You’ve got SOME nerve!

Regular readers know I work from a home-based office facing the street. I see delivery guys, joggers, and families walking their dogs. It’s very conducive to being creative.

I also see the questionable characters, like the two clowns who just stopped by my house. Wearing bright orange vests and white hats, one looked me in the eye as he walked up my driveway.

“May I help you?” I called out the open window. “I just need to read your meter.” As he walked back I asked who they were “We’re competing with SDGE, and are gathering information for our sales team.”

Living in San Diego, I’m regularly approached by solar companies touting lower costs, increased property values, and other “advantages”. Over the years I’ve heard every imaginable pitch.

And being from New York, I’m comfortable with people who aggressively get in my face.

My stopping them was the perfect opportunity to explain their mission and objectives. Instead, uninvited, they violated my personal space, taking information to which they had no right, and without so much as a “By your leave.”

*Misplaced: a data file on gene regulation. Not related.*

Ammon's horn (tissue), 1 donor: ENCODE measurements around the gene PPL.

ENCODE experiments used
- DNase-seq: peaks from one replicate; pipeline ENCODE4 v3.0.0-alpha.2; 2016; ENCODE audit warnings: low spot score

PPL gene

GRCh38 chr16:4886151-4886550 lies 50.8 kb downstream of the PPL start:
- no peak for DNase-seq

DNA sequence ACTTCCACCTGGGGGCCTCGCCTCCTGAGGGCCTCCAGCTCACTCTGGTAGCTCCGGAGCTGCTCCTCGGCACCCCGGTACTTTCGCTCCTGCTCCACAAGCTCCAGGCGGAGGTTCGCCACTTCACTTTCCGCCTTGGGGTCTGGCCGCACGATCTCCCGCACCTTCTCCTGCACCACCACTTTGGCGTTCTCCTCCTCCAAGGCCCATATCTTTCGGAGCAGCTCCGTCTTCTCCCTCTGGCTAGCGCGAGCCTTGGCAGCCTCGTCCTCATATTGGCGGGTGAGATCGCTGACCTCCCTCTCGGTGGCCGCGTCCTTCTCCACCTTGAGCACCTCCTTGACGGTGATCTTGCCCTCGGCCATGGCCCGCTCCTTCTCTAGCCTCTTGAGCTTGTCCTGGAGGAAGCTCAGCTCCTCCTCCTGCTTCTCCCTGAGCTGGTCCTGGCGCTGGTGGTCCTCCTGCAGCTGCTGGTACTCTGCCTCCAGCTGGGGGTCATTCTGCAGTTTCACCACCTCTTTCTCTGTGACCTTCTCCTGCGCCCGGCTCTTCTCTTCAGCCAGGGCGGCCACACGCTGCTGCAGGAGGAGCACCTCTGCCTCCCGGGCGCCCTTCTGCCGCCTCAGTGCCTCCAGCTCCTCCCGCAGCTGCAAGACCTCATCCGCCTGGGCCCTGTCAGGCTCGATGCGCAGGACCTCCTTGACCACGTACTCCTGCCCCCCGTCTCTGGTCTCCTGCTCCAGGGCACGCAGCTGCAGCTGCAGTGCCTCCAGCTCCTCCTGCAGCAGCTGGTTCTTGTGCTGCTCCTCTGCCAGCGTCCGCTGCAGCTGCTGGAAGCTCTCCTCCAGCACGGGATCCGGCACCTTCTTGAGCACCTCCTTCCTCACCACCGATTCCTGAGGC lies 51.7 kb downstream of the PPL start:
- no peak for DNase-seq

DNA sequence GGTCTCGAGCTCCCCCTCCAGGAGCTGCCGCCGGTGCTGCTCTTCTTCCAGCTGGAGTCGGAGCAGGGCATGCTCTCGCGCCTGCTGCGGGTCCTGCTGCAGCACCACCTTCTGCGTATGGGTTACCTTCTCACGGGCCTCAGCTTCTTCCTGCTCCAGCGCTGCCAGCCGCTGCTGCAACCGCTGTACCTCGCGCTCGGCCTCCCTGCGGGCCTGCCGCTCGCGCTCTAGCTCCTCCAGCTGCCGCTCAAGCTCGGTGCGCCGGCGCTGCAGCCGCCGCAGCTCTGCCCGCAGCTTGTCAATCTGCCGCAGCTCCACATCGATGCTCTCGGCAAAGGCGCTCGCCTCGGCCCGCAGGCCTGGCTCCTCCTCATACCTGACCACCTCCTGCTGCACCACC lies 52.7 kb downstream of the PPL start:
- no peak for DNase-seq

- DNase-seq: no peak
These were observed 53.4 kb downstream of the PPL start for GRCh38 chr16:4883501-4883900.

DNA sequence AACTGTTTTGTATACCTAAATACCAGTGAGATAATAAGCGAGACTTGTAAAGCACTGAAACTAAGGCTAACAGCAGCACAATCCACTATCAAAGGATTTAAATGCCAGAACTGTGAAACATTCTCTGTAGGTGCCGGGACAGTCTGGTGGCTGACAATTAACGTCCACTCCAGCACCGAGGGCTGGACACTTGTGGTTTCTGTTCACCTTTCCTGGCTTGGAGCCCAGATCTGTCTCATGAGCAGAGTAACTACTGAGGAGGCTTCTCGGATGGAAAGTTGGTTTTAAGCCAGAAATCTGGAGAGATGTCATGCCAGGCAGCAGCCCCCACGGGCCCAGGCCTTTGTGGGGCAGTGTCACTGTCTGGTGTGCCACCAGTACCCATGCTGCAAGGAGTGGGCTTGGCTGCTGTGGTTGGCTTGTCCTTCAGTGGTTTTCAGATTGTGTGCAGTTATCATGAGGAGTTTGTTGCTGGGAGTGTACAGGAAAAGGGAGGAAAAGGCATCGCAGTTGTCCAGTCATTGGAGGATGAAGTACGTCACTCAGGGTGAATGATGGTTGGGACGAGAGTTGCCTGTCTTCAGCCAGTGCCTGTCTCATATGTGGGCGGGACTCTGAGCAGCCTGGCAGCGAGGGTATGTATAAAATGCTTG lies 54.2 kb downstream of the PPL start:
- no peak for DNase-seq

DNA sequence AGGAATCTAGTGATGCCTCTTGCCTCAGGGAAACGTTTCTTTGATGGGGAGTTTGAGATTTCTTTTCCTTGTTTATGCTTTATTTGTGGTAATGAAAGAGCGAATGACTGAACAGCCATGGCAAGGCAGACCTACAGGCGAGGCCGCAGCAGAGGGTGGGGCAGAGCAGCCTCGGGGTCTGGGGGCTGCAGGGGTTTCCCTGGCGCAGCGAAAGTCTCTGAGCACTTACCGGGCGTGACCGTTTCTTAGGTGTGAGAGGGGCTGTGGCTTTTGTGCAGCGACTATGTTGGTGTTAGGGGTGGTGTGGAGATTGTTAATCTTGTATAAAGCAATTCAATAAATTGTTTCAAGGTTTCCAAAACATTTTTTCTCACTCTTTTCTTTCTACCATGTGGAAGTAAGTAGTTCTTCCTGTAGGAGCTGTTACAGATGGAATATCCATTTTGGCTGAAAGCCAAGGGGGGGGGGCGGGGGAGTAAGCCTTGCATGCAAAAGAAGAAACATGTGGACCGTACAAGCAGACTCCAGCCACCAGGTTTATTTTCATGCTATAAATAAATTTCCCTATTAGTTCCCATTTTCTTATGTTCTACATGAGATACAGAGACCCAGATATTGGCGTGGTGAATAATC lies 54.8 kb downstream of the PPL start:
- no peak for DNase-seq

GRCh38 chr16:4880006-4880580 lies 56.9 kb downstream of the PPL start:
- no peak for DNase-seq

There’s a wealth of information about each of us floating around today. Every FaceBook post, credit card charge, and public record (births, divorces, home ownership, etc.) is available to anyone with a mouse and a credit card. Legislation is being actively debated to see who owns the information about you (SPOILER ALERT: you don’t).

But there’s still information not easily acquired, as I just witnessed.

You may encounter similar situations in your own business. Despite every conceivable facet of your customers’ lives seemingly available for purchase, there are still some items you won’t easily access.

Rather than annoying customers by showing you have information which you have no business possessing, try sharpening your sales pitch or finding another angle.

I already told these guys not to bother trying to sell me anything. Even if I had been interested, their brazen approach so turned me off that I’d never buy from them.

Furthermore, Weinberg’s crystal ball predicts the day’s coming when companies will be held liable for possessing and misusing customer information without permission.

And if, by some minor miracle, I’m correct, do you really want to be on the wrong side of that AND have upset your customer base?

With that said, I wish you a week of profitable marketing.

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Improve your own marketing at www.marketbuilding.com